The Economics

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National Revenue and State Grants

Assumptions for Illustrative Carbon Fee

Revenue generation assumptions1

  • The carbon tax rate: We analyze the impact of tax on GHG emissions that begins at $25 per metric ton of CO2-equivalent emissions in the first year. The per-metric ton tax rate increases each subsequent year by 2 percent over inflation.
  • Scope of coverage: The illustrative tax applies across the economy to nearly all energy-related CO2 emissions, as well as some non-CO2 emissions from large manufacturing facilities. Land-use and other non-point emissions are excluded.

Revenue distribution assumptions

  • Distribution of revenue: Revenue from the carbon tax is divided between states and the federal government on a 75/25 percent basis.
  • Apportionment of funds to states: Here we apply a formula that tracks with both the potential burden of the carbon tax and the size of each state. We take the average of two factors as of 2014: 1) the state’s share of total U.S. GHG emissions that are covered by the tax (based on 2014 emissions published by the Energy Information Administration); and 2) the state’s share of total U.S. population (based on 2010 U.S. census data). The shares of revenues to each state in this multi-factor approach appear in Table B-1 in Appendix B.

Placing a modest fee of $25 per ton on carbon emissions can raise nearly $1 trillion in new revenue over the first ten-years of the program. More than $750 billion of these funds would be returned to states in the form of block grants. A year-by-year summary of is provided in Table 1.

Overall, the fee would reduce emissions by 8% over the first decade of the program. The decrease from business-as-usual levels would be even higher. Revenues, on the other hand, would increase annually owing to the escalation of the carbon tax rate (see Figure 2).

These results show that states stand to gain substantial revenue even from a modest carbon tax trajectory as illustrated here, which arguably represents the lower end of carbon price paths legislators would consider. The estimated average grant in the first year of the program is $1.32 billion. The smallest grant, to Vermont, would equal about $100 million. Texas would receive the largest payout—$6.7 billion in the first year. Approximately $22 billion would be available to the federal government in the first year. Full results from this analysis are shown in Table B-2 in Appendix B.

Even under the relatively low carbon price used for the purpose of this exercise, the sizable funds returned to states in each of the first ten years of the program represent much-needed revenue that can help fill important gaps in states’ operating budgets. For example budget shortfalls are forcing the governor of Wyoming to propose spending cuts of nearly $250 million for the 2017-18 biennium, including a 9% cut to the budget of the Department of Health.2 At $460 million, Wyoming’s first year carbon grant would equal 170% of the state’s current health-related spending. In Kentucky, a $500 million revenue shortfall is resulting in 4.5% cuts in higher education spending over the next two years.3 In our example, Kentucky’s first-year carbon grant would represent more than 14% of the state’s current education spending. And Illinois, which may see a $5 billion budget deficit in 20174, stands to gain more than $3 billion from a carbon grant annually. This sum is equivalent to about 7% of its current tax revenue.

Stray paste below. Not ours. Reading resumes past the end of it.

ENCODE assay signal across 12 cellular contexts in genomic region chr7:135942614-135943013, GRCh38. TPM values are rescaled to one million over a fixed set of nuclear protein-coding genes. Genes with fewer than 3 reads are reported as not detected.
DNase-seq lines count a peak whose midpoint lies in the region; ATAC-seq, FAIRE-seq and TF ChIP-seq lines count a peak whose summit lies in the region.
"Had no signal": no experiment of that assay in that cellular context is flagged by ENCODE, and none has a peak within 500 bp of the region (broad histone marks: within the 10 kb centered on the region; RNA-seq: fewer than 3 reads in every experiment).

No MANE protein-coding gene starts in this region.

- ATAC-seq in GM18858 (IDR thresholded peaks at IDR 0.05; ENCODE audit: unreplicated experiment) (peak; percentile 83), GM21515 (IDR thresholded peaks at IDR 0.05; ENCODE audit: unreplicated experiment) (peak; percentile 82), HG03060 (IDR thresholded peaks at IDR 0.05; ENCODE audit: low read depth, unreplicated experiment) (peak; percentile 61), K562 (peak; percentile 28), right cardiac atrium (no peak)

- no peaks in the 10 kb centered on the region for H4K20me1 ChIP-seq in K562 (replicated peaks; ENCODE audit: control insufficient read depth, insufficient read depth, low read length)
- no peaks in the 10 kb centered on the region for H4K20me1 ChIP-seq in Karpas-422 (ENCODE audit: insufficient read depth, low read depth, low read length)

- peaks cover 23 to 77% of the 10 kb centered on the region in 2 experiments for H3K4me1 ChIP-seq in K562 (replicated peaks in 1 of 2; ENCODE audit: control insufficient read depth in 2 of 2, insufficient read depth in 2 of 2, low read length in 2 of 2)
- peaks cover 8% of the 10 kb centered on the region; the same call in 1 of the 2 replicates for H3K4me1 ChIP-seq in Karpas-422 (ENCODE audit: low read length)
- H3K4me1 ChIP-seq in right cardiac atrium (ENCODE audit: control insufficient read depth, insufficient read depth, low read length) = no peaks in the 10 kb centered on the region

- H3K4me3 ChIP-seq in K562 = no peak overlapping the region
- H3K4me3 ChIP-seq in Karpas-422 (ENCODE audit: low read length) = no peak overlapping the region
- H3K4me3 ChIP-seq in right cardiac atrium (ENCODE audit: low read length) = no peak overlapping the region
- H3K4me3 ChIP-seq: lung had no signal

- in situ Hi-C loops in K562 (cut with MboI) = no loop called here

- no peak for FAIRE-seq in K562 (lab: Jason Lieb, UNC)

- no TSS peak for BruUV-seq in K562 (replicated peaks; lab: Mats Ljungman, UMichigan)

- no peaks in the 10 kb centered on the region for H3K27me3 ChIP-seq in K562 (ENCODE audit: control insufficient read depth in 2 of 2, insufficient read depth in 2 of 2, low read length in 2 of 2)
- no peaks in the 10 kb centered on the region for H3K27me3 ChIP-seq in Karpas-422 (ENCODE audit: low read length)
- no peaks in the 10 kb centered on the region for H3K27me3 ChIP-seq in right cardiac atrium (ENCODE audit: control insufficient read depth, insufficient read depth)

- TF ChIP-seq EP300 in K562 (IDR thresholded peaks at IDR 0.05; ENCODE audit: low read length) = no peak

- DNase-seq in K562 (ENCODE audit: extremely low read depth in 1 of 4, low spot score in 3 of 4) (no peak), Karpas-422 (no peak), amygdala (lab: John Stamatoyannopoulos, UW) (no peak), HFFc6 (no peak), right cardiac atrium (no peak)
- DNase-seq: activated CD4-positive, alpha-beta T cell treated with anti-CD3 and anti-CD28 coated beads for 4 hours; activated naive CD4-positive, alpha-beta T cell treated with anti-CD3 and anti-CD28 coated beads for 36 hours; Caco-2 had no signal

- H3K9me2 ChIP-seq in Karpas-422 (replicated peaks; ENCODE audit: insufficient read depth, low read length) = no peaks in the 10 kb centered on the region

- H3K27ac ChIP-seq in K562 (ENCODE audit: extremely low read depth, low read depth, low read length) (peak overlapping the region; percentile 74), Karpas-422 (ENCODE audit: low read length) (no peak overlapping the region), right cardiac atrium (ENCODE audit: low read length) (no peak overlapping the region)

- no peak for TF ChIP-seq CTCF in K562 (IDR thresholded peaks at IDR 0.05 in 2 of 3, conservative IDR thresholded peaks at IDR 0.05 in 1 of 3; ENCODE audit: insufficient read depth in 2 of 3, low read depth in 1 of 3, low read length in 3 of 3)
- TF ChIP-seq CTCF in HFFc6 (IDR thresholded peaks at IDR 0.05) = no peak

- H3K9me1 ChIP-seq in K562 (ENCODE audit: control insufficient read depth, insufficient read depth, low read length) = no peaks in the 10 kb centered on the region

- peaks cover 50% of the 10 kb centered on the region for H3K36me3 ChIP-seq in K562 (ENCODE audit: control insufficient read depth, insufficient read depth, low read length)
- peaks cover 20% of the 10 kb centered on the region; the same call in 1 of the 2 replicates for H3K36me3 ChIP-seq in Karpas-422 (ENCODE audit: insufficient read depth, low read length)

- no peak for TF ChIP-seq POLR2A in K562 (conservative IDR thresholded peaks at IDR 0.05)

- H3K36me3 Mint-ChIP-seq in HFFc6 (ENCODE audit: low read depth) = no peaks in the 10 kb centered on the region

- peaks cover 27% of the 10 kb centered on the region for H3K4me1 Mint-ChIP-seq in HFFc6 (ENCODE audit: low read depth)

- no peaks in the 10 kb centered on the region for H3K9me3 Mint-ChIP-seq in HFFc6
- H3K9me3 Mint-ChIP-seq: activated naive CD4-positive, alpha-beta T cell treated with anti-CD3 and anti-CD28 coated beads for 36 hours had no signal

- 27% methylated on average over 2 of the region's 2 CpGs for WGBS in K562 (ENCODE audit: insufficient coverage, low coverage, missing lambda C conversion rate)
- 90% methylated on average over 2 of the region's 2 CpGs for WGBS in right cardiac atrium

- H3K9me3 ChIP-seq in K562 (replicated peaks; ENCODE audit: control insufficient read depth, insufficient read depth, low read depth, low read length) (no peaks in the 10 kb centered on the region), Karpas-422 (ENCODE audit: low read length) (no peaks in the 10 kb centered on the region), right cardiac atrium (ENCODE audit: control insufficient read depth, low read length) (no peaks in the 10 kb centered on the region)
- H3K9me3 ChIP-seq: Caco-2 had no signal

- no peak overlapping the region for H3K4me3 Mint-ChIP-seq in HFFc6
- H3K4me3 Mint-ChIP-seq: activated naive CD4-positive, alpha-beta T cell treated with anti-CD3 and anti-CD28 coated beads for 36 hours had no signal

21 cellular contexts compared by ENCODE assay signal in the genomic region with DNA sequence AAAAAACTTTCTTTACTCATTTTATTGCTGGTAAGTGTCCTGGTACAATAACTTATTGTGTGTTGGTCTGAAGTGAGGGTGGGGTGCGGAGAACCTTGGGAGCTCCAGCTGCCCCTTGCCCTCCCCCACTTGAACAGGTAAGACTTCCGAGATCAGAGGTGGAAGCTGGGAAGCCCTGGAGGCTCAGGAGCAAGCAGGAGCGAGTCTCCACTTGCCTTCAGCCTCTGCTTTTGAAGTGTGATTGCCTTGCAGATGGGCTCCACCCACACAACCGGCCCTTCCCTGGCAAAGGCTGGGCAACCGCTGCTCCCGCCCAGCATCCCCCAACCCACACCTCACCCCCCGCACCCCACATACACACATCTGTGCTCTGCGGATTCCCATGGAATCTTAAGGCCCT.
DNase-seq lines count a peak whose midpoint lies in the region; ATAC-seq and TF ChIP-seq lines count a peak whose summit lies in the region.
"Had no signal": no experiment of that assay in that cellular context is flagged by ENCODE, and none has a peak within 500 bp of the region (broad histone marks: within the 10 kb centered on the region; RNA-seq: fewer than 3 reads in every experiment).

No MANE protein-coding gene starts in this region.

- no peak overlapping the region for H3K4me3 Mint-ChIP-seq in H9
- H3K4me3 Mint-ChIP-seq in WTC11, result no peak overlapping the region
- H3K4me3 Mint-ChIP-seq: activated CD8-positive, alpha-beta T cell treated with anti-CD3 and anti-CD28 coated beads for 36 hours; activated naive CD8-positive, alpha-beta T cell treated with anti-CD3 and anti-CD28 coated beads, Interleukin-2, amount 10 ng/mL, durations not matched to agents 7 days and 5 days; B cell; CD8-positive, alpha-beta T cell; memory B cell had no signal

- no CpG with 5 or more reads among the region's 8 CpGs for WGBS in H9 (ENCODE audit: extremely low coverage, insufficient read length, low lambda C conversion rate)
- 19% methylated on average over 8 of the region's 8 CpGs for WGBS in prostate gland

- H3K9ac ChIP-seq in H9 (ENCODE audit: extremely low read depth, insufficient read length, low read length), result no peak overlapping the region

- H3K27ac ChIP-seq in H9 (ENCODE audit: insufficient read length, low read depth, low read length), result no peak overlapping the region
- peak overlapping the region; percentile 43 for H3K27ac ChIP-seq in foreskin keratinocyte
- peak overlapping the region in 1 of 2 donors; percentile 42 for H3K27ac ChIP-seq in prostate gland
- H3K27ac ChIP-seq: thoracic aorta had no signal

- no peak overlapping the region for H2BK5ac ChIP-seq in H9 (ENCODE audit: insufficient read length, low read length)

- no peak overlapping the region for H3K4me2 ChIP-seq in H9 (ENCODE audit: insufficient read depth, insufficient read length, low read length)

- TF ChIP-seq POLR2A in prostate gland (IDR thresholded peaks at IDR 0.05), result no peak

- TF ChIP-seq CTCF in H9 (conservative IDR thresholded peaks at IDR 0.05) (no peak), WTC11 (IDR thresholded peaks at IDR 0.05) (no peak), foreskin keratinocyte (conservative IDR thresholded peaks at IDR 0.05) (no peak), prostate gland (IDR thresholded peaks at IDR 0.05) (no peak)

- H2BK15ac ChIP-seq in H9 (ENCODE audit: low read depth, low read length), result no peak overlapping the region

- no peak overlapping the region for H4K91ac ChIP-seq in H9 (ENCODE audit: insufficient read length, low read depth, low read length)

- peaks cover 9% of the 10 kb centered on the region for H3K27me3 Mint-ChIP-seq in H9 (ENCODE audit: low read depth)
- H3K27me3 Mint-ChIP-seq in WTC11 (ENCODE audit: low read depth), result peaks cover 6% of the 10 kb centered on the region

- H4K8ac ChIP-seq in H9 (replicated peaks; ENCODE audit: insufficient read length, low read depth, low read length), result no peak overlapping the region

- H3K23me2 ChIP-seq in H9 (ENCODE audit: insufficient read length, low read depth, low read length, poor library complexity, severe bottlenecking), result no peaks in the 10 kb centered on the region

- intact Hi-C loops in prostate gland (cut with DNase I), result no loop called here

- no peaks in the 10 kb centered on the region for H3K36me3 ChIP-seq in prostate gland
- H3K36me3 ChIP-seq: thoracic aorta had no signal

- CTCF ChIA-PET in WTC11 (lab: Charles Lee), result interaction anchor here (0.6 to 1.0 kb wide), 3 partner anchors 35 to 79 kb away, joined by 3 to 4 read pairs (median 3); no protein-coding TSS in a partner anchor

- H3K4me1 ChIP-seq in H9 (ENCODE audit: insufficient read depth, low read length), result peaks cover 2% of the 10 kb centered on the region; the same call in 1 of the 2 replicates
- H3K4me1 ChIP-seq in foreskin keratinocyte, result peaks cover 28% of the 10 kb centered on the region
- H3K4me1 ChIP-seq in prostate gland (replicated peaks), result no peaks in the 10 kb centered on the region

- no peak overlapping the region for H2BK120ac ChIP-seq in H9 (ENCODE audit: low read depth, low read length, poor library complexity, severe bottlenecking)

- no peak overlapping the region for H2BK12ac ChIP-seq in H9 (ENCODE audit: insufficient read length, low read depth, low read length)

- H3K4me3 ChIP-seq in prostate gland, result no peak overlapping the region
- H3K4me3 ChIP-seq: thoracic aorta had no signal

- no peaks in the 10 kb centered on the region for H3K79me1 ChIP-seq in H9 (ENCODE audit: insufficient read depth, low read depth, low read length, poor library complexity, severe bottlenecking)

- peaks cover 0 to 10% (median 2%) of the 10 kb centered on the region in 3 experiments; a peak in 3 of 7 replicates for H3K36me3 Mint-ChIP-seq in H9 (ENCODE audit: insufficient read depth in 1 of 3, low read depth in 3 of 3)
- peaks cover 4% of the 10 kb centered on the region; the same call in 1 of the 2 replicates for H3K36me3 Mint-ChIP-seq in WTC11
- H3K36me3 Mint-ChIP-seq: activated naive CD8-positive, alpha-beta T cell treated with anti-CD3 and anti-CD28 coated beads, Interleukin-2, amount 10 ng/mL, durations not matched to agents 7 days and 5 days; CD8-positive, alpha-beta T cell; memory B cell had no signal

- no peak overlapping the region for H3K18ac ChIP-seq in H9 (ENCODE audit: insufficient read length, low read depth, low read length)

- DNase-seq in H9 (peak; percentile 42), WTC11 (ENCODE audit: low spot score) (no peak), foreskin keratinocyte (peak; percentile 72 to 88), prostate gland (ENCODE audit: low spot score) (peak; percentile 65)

Table 1: Summary of Revenue and Grants (bn nominal $)

Year: 1 2 3 4 5 6 7 8 9 10 Total
Total Projected Revenue 88 90 94 97 99 101 105 108 112 115 1008
Grants to States 66 68 70 72 74 76 78 81 84 86 756
Reserved by Federal Government 22 23 23 24 25 25 26 27 28 29 252

Source for projected carbon tax revenues: CBO, 2016

  1. The structure of the carbon tax—value and coverage—is based (with some adaptations) on the Congressional Budget Office’s 2016 analysis of options for reducing the federal budget deficit. The tax on GHG emissions is option no. 42, https://www.cbo.gov/budget-options/2016/52288.
  2. Murphy, M. (2016). Gov. Matt Mead says $248 million in budget cuts “painful”. Wyoming Tribune Eagle. 22 June. Available at: http://www.wyomingnews.com/news/gov-matt-mead-says-million-in-budget-cuts-painful/article_de550638-383b-11e6-96bc-73824251ca58.html.
  3. Barton, R. (2016). Kentucky Lawmakers Reach Budget Deal; Over $1 Billion For Pensions. WFPL News. 14 April. Available at: http://wfpl.org/compromise-budget-makes-cuts-puts-money-pensions.
  4. McKinney, D. (2016). Illinois sees $13 billion bill backlog, $5 billion budget deficit in 2017. Reuters. 16 November. Available at: http://www.reuters.com/article/us-illinois-budget-idUSKBN13B2OZ
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On March 27, 2017

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